The Montgomery County Sheriff’s Office used a well-known computer forensics expert to authenticate the alleged racist text messages that resulted in last week’s firing of two long-time employees, a department spokesman said Tuesday.
That contradicts the assertion from Capt. Thomas Flanders’ attorney, who said that the authentication process was inadequate and didn’t account for computer programs that could have altered the texts.
“We’ve been extremely disappointed with the investigation that’s been conducted by the sheriff’s department in this matter, especially with the conclusions that they reached,” said Doug Brannon, Flanders’ attorney. “We feel that they should have done a lot more as far as forensic evaluation of these text messages because they can not be authenticated.”
Flanders and Detective Michael Sollenberger were fired Feb. 13 after Sheriff Phil Plummer said an investigation showed they exchanged dozens of racist text messages between late 2011 to early 2013. Three other deputies were suspended for varying amounts of time in what started as an anonymous complaint to the Dayton NAACP in August.
“It’s always been my client’s position that he did not make these derogatory comments,” Brannon said. “He has had a spotless 20-year career with the sheriff’s department.”
Flanders said the Sheriff’s Office just used one of their own deputies to scan the phone with the Cellebrite program.
“The problem with that is the content on cellular phones and the content contained in text messages can be altered,” Brannon said. “There’s some very cheap computer programs out there where these text messages are downloaded onto a laptop. Their content can be changed and it looks as if it’s original content that can then be downloaded back onto a cellular phone.”
The sheriff’s office did not use one of its deputies to authenticate the text messages, said Maj. Daryl Wilson. Instead, the phone was sent to computer forensic expert John L. Priest of the Upper Arlington police department, and he authenticated the racist text messages, Wilson said.
“On Jan. 22, our office transported the phone and messages up there for (Priest) to review,” he said. “We are confident that the text messages are authentic.”
Priest did not return a phone call seeking comments Tuesday afternoon. However, an online professional profile lists him as a contract instructor for Cellebrite, but also as an expert in several other forensics-related programs and processes. Priest’s profile also says he is a lead investigator in the Franklin County Internet Crimes Against Children multi-jurisdictional unit.
In 2011, he was one of 52 people honored by U.S. Attorney Eric Holder for their leadership protecting children from sexual abuse and exploitation.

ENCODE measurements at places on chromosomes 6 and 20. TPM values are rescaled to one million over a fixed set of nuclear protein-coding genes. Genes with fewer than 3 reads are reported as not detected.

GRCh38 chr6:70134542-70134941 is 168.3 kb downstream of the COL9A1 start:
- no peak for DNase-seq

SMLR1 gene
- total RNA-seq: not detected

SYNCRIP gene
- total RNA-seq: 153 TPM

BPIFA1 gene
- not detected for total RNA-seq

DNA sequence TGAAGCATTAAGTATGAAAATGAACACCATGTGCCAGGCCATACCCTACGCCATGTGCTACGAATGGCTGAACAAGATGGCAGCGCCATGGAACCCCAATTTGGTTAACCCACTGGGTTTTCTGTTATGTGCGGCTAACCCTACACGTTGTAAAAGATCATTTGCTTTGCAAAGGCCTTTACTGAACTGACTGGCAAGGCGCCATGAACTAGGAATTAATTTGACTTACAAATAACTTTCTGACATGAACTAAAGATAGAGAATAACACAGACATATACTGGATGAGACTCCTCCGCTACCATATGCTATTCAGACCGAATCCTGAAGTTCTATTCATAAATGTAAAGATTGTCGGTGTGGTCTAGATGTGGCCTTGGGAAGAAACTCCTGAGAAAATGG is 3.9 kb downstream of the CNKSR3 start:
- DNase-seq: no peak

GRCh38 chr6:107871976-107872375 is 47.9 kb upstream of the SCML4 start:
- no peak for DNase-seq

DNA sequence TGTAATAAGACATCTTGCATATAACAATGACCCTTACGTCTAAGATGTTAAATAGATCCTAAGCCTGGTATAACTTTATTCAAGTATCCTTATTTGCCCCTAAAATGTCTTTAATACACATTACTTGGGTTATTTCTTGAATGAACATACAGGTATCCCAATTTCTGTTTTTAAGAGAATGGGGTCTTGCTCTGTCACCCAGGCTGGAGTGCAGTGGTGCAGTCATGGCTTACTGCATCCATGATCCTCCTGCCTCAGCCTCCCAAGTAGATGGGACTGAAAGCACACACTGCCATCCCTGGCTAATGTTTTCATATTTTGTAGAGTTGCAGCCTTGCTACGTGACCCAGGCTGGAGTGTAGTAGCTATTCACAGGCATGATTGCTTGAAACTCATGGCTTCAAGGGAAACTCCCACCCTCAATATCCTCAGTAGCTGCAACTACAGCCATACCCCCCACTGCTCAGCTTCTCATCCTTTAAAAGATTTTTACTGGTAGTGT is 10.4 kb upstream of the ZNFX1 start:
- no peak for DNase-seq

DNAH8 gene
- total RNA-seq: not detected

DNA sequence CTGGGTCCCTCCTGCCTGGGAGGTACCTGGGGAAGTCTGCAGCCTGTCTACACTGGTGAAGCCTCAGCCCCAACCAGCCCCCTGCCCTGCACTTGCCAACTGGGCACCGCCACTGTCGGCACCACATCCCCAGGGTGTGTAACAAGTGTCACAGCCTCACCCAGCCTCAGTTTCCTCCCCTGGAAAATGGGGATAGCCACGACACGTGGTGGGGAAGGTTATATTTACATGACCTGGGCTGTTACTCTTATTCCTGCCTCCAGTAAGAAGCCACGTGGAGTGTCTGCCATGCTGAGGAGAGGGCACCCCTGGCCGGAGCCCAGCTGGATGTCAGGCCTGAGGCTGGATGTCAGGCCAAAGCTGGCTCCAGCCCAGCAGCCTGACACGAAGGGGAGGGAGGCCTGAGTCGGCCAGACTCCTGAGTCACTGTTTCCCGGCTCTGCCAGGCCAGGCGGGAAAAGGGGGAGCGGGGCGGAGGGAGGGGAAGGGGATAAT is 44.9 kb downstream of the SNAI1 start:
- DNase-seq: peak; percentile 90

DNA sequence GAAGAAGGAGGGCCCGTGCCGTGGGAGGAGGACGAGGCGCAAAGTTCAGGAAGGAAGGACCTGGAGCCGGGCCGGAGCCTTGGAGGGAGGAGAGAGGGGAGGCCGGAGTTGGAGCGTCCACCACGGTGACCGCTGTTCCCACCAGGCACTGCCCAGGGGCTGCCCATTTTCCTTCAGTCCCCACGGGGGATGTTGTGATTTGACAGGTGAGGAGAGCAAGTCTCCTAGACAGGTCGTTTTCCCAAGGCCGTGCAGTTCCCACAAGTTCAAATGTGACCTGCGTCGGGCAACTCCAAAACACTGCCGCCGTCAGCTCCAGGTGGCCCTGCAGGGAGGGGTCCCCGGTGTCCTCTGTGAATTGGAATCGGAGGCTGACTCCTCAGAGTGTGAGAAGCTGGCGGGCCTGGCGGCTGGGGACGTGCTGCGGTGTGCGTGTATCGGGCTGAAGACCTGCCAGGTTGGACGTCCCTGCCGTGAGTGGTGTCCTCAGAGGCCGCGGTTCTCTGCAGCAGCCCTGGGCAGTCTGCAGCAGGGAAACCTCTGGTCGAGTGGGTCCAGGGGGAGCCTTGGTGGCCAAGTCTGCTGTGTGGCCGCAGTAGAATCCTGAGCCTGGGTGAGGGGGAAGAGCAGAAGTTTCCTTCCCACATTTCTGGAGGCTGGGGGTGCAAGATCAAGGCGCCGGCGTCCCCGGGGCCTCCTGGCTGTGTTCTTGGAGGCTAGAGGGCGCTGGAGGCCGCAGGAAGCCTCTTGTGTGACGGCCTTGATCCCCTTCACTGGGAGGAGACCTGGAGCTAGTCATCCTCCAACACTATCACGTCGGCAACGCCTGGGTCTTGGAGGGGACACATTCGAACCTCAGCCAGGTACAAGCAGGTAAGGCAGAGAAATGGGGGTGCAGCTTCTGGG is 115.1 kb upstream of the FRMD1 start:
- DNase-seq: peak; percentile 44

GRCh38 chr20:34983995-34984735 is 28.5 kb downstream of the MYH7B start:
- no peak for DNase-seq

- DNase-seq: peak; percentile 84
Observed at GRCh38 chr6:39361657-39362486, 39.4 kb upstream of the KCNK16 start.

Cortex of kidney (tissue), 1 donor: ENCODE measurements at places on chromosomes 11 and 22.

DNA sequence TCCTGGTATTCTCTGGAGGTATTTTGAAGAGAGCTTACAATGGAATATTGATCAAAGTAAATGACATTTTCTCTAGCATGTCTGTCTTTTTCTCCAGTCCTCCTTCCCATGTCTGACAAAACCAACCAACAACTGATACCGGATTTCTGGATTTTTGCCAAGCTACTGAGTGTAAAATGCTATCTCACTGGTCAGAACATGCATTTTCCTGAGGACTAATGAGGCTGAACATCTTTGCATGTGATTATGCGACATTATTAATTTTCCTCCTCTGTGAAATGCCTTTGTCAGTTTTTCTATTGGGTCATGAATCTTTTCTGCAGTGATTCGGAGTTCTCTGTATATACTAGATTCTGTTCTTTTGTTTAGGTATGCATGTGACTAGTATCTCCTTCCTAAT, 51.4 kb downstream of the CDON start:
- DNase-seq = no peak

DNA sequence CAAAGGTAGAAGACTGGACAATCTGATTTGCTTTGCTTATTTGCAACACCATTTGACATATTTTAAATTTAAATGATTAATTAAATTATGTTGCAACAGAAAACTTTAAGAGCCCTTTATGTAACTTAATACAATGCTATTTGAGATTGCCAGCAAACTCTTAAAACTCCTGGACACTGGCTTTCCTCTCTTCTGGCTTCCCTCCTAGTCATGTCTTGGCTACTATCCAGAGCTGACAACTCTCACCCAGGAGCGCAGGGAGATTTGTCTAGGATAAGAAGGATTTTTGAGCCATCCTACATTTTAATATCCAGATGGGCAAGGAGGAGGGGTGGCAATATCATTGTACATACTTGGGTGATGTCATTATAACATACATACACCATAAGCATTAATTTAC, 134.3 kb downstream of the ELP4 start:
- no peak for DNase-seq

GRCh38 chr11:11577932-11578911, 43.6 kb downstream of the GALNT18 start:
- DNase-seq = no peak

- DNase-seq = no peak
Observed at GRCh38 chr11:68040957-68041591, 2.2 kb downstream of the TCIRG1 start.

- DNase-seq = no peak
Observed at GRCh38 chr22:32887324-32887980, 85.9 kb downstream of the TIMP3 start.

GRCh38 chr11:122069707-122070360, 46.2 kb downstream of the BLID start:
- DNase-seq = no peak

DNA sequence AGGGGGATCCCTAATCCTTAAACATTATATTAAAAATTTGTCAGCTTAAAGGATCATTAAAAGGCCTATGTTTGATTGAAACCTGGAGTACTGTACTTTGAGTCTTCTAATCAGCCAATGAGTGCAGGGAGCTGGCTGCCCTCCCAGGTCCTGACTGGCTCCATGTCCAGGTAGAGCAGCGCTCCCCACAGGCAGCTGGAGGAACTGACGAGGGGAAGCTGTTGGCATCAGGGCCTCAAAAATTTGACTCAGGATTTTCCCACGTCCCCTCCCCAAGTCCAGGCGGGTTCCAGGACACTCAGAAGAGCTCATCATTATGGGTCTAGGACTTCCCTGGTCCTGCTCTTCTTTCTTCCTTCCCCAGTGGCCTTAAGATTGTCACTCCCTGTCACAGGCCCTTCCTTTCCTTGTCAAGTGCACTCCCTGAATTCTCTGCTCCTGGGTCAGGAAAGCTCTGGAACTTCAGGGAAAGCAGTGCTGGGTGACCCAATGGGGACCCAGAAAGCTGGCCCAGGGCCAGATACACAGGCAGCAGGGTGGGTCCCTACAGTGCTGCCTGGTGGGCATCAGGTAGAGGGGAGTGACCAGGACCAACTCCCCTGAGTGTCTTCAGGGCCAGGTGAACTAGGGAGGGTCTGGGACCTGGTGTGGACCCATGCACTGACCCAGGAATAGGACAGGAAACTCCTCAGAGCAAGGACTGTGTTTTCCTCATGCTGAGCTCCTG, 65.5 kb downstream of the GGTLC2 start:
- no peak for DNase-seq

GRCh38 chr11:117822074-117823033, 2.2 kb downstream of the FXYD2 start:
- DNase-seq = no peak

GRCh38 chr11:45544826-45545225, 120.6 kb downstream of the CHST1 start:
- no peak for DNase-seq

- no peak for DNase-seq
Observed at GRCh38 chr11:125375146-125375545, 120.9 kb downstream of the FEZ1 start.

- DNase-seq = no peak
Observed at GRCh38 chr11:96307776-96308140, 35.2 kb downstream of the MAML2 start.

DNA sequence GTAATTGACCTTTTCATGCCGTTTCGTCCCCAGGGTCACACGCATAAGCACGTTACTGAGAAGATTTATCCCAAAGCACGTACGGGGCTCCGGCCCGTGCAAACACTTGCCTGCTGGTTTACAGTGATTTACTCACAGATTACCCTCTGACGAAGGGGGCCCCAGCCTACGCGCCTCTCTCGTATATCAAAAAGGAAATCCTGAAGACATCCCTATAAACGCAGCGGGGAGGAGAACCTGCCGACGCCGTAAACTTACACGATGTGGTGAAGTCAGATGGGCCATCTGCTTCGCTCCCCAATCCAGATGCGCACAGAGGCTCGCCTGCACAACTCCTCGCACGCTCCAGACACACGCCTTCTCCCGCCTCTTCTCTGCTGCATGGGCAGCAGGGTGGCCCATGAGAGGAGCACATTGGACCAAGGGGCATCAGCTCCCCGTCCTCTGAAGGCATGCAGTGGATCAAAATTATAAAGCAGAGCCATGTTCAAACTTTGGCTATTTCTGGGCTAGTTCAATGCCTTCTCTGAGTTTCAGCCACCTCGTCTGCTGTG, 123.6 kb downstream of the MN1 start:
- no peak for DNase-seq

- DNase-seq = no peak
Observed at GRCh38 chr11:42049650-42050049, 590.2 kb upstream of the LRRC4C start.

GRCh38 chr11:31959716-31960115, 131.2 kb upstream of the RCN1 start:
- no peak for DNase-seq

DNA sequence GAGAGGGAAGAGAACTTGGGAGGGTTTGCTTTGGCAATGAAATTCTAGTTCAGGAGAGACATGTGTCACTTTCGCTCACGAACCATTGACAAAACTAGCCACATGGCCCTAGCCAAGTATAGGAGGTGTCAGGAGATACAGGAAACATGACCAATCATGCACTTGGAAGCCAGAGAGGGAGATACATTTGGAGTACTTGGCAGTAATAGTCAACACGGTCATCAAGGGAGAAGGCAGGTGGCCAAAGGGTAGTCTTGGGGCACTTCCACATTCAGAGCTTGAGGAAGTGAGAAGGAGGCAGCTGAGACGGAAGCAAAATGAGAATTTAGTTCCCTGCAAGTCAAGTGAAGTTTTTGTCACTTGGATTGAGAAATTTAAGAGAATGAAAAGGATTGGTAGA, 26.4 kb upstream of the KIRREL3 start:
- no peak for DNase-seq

Jennifer Sollenberger or a friend seemingly used a computer program to alter text messages sent between Sollenberger, Flanders and others to include racist language, Brannon said last week. Flanders was targeted by Sollenberger’s wife because Flanders was scheduled to testify for his co-worker in a child custody case, Brannon said.
Brannon has requested the cell phone that his client is accused of using to send the text messages, but was denied, he said. However, the sheriff’s office doesn’t have the original phone, but instead downloaded all of its contents onto a previously blank iPhone, Wilson said.
Flanders will take legal action against the sheriff’s office designed to get his job back and possibly involve First Amendment violations, Brannon said. Additionally, Flanders may have union protection because he was a sergeant at the time the texts allegedly were sent, the attorney said, noting that Flanders no longer has his old cell phone. Union representatives have declined to comment on behalf of Sollenberger.
Brannon said Plummer backed himself into a corner when he announced the investigation instead of doing an internal inquiry. “Once they come to light, that certainly puts some public pressure on (Plummer) to react to these situations without necessarily having the full story,” he said.
As of Tuesday evening, a gofundme.com website purportedly started by Flanders’ wife had raised more than $2,000 of a $5,000 goal for Flanders’ legal defense.
Wilson said care was taken to make sure the investigation was complete.
“We’re confident we went through all the steps for the sheriff to make his decision,” he said. “Personally speaking, I think everybody would want a fair hand at this, not only for the individuals, but for the office.”
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